Why is this dangerous behavior so pervasive? What can be done to prevent it? What will work and who is responsible for making sure it happens? Reducing Underage Drinking: A Collective Responsibility, a joint report by the National Research Council and Institute of Medicine, addresses these questions and proposes a new way to combat underage alcohol use. It explores the ways in which may different individuals and groups contribute to the problem and how they can be enlisted to prevent it.
(link goes to specfic page on IOM web site)
The Prevention Enhancement Protocols System (PEPS) series was initiated to systematically evaluate both research and practice evidence on substance abuse prevention and make recommendations for the field. In doing so, PEPS strives to maximize the prevention efforts of State substance abuse prevention agencies, practitioners, and local communities.
(link goes to specific page on SAMHSA web site)
Universities and community groups can work together to change local public policies to reduce alcohol problems. This book presents the case histories of how four campus-community coalitions in Delaware, Iowa, Nebraska and Vermont worked in 2000-02 through media advocacy, strategic planning and community organizing to help change policies and the community environments that affect student high-risk drinking.
(A Matter of Degree program): An Environmental Management Case Study.
(link goes to pdf file on the IMPACT web site)
Issue Paper from LSU Campus Community Coalition for Change addresses rationale for alcohol restrictions at community events, policy solutions, existing alcohol restrictions at community events, and community and state surveys supporting alcohol restrictions.
This study summarizes a number of public health strategies to reduce alcohol abuse and their level of effectiveness based on existing research. Because of their relative newness, some strategies have not been fully tested or evaluated. In most cases, however, these strategies are based on well-established prevention principles or are similar to other strategies that have been scientifically proven to reduce tobacco use and other high-risk behaviors.
Enforcement of age-21 laws has multiple ramifications in college settings, where underage students, often a majority on campus, co-mingle with students of legal age. College administrators face serious questions about how and whether to enforce the minimum legal drinking age (MLDA). They must balance safety, liability, and law-enforcement responsibilities with universities’ historic role as havens of personal freedom, experimentation, and student self-expression and individual responsibility.
This briefing paper offers a guide to public health professionals and activists for understanding and responding to the alcohol industry's public awareness and education initiatives. It provides a description of the industry's structure and market; a review of the industry's marketing strategies; an introduction to the environmental approach to prevention; an analysis of industry awareness and education programs, and recommendations for negotiating with and responding to industry prevention initiatives.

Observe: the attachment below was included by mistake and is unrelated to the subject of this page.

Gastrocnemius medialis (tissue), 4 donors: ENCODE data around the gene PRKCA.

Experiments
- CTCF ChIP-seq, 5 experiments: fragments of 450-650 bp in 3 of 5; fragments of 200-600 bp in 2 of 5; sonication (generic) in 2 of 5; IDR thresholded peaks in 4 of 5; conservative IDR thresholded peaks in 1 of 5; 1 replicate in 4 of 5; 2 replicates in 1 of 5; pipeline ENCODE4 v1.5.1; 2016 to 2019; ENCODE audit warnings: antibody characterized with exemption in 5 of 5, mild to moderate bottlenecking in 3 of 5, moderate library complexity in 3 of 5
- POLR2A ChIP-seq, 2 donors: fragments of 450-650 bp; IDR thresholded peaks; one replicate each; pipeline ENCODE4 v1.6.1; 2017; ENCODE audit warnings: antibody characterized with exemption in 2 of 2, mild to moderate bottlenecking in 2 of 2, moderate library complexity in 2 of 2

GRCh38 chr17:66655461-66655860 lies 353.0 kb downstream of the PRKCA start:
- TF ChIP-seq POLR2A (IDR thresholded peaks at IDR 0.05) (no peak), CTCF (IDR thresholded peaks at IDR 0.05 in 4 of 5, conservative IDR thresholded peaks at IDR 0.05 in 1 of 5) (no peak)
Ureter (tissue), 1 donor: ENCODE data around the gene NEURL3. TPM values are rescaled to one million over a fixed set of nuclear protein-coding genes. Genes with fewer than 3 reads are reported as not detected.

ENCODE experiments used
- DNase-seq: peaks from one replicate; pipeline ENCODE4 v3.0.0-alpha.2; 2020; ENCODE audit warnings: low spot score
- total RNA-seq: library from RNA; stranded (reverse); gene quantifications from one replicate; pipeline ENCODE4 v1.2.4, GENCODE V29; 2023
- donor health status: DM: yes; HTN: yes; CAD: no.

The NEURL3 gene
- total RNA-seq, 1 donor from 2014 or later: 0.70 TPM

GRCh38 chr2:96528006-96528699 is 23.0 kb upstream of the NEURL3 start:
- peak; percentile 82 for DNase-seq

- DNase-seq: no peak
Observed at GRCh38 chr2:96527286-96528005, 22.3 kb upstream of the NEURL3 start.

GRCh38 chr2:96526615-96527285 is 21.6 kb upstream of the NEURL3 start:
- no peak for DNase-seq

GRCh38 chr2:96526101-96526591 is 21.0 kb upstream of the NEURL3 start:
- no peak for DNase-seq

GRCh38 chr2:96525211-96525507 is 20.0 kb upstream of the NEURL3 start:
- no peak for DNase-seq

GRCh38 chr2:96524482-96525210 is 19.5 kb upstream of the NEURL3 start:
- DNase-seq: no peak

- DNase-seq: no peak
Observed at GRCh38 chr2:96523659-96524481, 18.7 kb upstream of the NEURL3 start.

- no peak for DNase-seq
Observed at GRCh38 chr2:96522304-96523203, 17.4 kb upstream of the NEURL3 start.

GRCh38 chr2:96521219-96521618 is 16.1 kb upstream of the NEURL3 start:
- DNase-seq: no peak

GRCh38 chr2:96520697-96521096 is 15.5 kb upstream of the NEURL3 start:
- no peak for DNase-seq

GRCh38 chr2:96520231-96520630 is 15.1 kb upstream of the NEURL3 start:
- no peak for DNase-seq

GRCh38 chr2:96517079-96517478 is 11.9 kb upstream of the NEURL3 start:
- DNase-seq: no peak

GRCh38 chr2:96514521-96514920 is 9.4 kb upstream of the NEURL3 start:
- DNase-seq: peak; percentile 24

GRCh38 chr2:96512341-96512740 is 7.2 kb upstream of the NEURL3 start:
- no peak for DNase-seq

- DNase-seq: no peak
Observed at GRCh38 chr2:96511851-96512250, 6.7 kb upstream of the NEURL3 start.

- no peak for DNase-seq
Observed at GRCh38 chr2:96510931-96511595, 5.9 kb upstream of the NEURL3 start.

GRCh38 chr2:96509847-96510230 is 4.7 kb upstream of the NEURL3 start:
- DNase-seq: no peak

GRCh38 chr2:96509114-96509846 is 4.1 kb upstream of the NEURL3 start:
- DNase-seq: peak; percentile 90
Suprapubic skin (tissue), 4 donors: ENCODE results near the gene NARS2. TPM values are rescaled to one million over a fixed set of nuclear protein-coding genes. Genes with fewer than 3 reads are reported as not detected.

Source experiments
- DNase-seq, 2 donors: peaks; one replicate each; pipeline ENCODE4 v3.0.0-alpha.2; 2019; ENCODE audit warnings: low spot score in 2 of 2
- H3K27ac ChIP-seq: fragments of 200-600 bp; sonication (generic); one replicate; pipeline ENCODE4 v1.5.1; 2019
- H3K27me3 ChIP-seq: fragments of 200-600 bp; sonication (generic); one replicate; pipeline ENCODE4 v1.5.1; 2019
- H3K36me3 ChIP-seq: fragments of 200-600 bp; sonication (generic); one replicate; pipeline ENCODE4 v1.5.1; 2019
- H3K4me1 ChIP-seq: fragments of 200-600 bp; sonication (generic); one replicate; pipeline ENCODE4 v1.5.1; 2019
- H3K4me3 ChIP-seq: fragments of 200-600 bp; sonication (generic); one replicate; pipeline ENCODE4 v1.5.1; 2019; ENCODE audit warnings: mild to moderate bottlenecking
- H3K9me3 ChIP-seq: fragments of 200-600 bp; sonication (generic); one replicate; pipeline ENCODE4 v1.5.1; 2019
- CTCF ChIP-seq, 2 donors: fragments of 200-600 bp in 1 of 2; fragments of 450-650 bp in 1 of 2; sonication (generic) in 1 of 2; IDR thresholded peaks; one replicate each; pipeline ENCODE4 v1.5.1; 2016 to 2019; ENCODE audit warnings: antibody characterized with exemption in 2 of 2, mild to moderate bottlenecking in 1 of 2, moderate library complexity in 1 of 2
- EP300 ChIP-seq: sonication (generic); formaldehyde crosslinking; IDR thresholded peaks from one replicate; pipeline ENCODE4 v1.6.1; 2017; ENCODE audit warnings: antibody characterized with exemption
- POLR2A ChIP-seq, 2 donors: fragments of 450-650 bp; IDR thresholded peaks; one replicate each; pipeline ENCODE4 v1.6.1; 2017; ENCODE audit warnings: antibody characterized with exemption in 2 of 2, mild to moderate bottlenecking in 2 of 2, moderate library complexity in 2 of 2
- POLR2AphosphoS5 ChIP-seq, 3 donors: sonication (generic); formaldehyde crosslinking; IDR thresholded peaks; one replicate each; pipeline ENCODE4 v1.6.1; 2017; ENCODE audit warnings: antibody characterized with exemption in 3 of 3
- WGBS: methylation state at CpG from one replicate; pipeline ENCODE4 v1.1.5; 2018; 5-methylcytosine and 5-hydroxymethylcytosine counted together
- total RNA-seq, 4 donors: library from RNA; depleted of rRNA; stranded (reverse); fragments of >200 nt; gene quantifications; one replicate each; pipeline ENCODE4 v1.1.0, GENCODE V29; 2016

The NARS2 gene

Policy Briefing Paper ©2002 American Medical Association
State preemption has become a critical issue for the alcohol policy field. Community activists across the country have successfully encouraged local policy makers to enact ordinances that restrict various problematic alcohol marketing practices. Local governments have restricted alcohol billboards; limited the number, location, and type of alcohol outlets; imposed fees on local retailers to fund public nuisance abatement activities; and increased local alcohol taxes, among other strategies to address alcohol problems at the community level.
Policy Briefing Paper ©2001 American Medical Association
In many states throughout the country, minors – those under the legal drinking age of 21 – are permitted in bars unaccompanied by an adult. State and local regulations vary widely in the extent to which they permit minors to enter on-sale retail alcohol outlets (Inspector General 1991). While some states may restrict minors’ access to bars and nightclubs, they may allow them into restaurants that serve alcohol. Others may prohibit minors from entering any establishment licensed to sell alcoholic beverages.
Includes facts, policy solutions and references
There is a growing body of research that shows what many people already know: areas with more alcohol outlets (a business or location where alcoholic beverages are sold) tend to experience more alcohol-related injury and crime. Incidents of sexual and other assaults, domestic violence, child abuse, youth violence, homicides, alcohol-related motor vehicle crashes, and drunk driving have all been shown to increase when the availability of alcohol increases.
Includes facts, policy solutions and references
Public health experts and practitioners have learned that the environment in which people live and work heavily affects their attitudes and behavior around drinking. Environmental influences on alcohol use include: acceptance of alcohol use by society; availability (including price, number of outlets, and server practices); advertising and marketing both nationally and locally; and public policies regarding alcohol and enforcement of those policies. Includes facts, policy solutions and references.
from Tapert SF, Brown GG, Kindermann SS, Cheung EH, Frank LR, Brown SA (2001). fMRI Measurement of Brain Dysfunction in Alcohol-Dependent Young Women. Alcoholism: Clinical and Experimental Research. 25 (2):236-245.
Literature review and list of states that address price discounting of alcohol, and brief descriptions of how the states address the issue.